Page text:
17.09.03: From Cancun: The road ahead for the trade and agriculture negotiations [SPEECH/03/413]
  04.09.03: Frequently-asked questions The WTO and EU agriculture [MEMO/03/169]
DG Trade
The EU and the WTO
All about the EU and Cancun
  The Doha Development Agenda
  How the Commission will negotiate
  EU submissions
  What Cancun is about
  Key areas for decision in Cancun
  Pascal Lamy's letter from Cancun
DG Agriculture
Trade and Agriculture
Info pack: EU Agriculture and the WTO - Doha Development Agenda
Newsletter: CAP reforms streghten the EU's position in WTO talks

International Organisations

World Trade Organisation
  Fifth WTO Ministerial Conference
  Negotiations, implementation and development: the Doha agenda
  The Doha Declaration explained
  Draft Cancun Ministerial text
  Cover letter of the Cancun Ministerial Text
  Cancun Ministerial: Briefing Notes
  Press releases:
    14.09.03: Conference ends without consensus
    18.09.03: Cancun: the real losers are the poor
    19.09.03: The multilateral trading system: Why East Africa must remain engaged
Miscellaneous Organisations
Choike: A Portal on Southern Civil Societies
  In depth report on the Cancun ministerial
Third World Network
  Press Releases:
    01.09.03: TWN's comments on draft Cancun ministerial text
    05.09.03: Forty developing countries submit formal WTO Ministerial Conference Paper on Singapore issues
    15.09.03: Fate of ministerial hangs on a thread
    16.09.03: Analysis of the collapse of the Cancun ministerial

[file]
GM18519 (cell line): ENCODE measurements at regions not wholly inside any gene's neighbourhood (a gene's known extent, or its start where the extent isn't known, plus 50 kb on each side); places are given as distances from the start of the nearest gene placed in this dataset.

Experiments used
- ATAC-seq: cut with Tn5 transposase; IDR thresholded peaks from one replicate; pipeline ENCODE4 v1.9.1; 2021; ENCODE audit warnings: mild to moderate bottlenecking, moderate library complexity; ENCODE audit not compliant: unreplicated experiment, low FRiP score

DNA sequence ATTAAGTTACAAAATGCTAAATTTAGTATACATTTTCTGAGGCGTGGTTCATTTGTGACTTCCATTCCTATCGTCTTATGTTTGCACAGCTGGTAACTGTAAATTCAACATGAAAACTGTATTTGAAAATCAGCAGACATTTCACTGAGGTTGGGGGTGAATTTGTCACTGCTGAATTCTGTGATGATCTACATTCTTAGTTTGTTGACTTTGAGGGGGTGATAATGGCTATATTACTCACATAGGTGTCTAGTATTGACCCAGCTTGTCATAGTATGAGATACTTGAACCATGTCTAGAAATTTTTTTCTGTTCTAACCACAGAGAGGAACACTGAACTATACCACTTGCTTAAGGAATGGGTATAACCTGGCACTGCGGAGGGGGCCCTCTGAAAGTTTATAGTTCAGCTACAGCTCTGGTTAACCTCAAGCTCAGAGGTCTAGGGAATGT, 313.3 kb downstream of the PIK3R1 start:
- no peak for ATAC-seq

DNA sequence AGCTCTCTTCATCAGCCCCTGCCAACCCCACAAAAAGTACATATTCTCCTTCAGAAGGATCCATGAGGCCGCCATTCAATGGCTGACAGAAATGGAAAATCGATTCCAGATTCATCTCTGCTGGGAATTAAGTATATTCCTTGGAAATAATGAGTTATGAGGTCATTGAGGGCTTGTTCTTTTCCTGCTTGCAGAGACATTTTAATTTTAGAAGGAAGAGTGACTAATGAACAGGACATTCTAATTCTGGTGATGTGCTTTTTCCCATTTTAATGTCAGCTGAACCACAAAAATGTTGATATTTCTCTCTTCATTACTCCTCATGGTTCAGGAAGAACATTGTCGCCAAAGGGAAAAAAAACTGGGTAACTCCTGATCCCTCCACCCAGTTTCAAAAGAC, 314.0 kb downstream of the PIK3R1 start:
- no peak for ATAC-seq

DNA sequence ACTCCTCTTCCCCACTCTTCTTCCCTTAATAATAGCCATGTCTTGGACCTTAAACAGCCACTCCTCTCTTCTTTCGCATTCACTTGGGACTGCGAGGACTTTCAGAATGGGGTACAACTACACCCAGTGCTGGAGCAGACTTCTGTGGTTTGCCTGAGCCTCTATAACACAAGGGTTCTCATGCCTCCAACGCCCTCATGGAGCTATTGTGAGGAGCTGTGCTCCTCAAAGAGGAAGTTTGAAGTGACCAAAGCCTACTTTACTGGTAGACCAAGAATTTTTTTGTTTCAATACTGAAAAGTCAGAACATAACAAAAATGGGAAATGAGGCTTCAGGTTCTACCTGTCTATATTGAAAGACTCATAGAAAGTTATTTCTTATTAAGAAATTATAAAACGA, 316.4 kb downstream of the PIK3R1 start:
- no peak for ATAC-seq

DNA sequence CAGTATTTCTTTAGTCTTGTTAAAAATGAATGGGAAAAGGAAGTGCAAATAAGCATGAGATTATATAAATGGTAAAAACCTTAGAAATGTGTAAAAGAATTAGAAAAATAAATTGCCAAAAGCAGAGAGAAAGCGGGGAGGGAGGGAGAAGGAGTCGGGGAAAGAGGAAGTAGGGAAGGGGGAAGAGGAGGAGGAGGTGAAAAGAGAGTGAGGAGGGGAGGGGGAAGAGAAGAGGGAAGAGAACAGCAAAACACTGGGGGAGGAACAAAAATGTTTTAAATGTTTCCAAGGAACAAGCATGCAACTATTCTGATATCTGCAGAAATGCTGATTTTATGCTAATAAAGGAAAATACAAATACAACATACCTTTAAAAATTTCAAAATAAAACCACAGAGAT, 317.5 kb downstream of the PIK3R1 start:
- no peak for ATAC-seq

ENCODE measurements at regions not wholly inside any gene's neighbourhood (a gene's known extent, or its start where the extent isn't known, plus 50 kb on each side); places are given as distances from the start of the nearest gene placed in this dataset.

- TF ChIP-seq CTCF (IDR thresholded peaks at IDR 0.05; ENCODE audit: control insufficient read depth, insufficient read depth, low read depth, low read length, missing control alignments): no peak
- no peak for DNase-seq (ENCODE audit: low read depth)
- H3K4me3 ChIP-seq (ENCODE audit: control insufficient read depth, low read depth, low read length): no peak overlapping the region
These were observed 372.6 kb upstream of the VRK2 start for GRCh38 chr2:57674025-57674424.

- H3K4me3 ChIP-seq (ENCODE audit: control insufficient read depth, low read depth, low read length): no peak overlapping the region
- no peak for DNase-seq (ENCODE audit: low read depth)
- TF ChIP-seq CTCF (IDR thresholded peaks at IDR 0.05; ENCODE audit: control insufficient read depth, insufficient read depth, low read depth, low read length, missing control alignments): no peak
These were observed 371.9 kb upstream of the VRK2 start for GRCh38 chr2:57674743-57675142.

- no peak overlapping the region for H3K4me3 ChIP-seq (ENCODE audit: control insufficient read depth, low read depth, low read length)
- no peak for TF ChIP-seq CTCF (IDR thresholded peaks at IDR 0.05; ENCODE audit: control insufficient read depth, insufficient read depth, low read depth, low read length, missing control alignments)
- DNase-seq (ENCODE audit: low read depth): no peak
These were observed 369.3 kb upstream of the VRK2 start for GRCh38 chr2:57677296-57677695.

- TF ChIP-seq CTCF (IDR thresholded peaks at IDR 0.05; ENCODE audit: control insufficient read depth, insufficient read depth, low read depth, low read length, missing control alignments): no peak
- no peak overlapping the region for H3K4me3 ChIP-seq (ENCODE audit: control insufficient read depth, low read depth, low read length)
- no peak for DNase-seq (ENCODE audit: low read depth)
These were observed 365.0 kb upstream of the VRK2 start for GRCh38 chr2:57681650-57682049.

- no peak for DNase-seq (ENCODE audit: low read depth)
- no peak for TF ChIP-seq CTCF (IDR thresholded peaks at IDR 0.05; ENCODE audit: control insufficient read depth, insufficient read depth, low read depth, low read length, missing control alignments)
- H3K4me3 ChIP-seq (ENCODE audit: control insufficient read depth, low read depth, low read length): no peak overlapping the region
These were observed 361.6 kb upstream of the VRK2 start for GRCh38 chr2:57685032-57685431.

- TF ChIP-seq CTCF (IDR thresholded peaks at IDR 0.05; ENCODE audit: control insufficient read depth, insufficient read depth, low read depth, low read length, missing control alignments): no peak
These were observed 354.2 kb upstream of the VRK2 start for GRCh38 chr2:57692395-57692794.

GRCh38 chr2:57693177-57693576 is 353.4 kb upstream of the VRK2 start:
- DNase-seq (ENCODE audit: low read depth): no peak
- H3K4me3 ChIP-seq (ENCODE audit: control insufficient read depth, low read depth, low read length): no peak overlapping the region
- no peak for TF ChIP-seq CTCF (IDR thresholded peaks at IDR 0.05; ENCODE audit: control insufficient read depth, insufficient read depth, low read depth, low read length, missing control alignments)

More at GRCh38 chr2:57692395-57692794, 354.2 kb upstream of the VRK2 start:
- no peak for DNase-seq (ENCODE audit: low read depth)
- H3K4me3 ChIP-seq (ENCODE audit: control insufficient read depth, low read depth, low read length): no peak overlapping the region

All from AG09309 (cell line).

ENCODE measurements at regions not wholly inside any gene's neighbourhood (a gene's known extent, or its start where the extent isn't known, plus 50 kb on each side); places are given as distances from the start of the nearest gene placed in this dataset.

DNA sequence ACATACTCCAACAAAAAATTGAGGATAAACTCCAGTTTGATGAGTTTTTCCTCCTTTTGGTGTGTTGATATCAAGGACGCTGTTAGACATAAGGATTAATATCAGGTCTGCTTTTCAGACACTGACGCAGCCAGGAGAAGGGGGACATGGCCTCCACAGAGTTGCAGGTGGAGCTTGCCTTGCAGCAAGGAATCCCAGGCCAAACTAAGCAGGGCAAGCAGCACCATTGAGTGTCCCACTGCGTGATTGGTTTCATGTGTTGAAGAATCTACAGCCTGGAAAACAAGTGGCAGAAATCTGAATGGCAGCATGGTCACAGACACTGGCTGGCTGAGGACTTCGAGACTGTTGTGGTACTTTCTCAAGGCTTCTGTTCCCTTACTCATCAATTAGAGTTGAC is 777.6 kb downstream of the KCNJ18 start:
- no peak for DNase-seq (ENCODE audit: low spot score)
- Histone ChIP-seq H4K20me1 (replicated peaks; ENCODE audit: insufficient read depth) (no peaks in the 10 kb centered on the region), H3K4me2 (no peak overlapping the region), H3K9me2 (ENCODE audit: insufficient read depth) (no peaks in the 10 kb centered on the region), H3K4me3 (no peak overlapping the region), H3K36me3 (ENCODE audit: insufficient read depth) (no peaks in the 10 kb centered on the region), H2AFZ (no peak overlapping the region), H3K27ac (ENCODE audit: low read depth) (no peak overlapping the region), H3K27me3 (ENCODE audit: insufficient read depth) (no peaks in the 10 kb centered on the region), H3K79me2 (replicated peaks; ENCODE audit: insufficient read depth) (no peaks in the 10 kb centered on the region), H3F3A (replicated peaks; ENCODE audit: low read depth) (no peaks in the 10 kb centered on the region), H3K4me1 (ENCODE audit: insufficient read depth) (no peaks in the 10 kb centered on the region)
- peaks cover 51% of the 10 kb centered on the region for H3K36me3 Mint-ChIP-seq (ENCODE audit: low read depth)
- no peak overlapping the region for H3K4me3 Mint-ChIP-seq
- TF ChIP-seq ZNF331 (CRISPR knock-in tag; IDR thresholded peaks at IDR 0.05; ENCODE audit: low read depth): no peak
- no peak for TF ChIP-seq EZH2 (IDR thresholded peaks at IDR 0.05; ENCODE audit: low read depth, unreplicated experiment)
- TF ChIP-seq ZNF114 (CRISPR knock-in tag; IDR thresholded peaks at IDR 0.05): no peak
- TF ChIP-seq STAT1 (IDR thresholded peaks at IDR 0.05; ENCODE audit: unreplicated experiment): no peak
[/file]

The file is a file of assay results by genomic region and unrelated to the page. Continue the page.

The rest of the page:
16.09.03: TWN statement on collapse of Cancun ministerial
Christian Aid
  Trade Justice Campaign: the basics
  Press Releases:
    05.09.03: Last chance for WTO to deliver for poor says Christian Aid
    12.09.03: WTO text sounds death knell for "development round" of trade talks
    15.09.03: Developing countries walk away from Mexico trade talks
    16.09.03: WTO talks collapse
    16.09.03: Cancun collapse: Christian Aid's initial response
Oxfam UK
  The good, the bad and the uncertain
  Trade report
  Opinion: A threat to the rich
Centre for European Policy Studies
  The World Trading system: In dire need of reform [August 2002]
The European Policy Centre
  The Doha Development Agenda and Prospects for the Cancun Trade Ministerial [May 2003]
  Propspects for the Cancun trade ministerial [July 2003]
After Cancun: Should the WTO be reformed? [September 2003]
The Doha Development Agenda - Perpsectives for Cancun [September 2003]

News Organisations

BBC News Online:
Timeline: World Trade Organisation
Quick Guide: World Trade Organisation
01.09.02: New boss for WTO
06.11.02: Who needs the WTO?
16.12.02: EU offers WTO farm subsidy cuts
18.02.03: No WTO deal on cheap drugs
24.02.03: Chaos at WTO farm talks
22.06.03: Trade deadlock persists
25.08.03: Cool reception for WTO plan
28.08.03: World cheap drugs deal in sight
02.09.03: WTO protesters: Where are they now?
07.09.03: Is the WTO drugs deal flawed?
09.09.03: Paying the price in Cancun
10.09.03: What I expect from WTO
10.09.03: Cancun trade talks begin amid protests
11.09.03: Poverty lobby attacks Cancun draft
11.09.03: S Korean kills himself over WTO
12.09.03: Can free trade benefit Africa?
12.09.03: WTO chief leads cotton review
12.09.03: Cambodia and Nepa win WTO entry
15.09.03: Blame game over WTO failure

Helen Bower

22 September 2003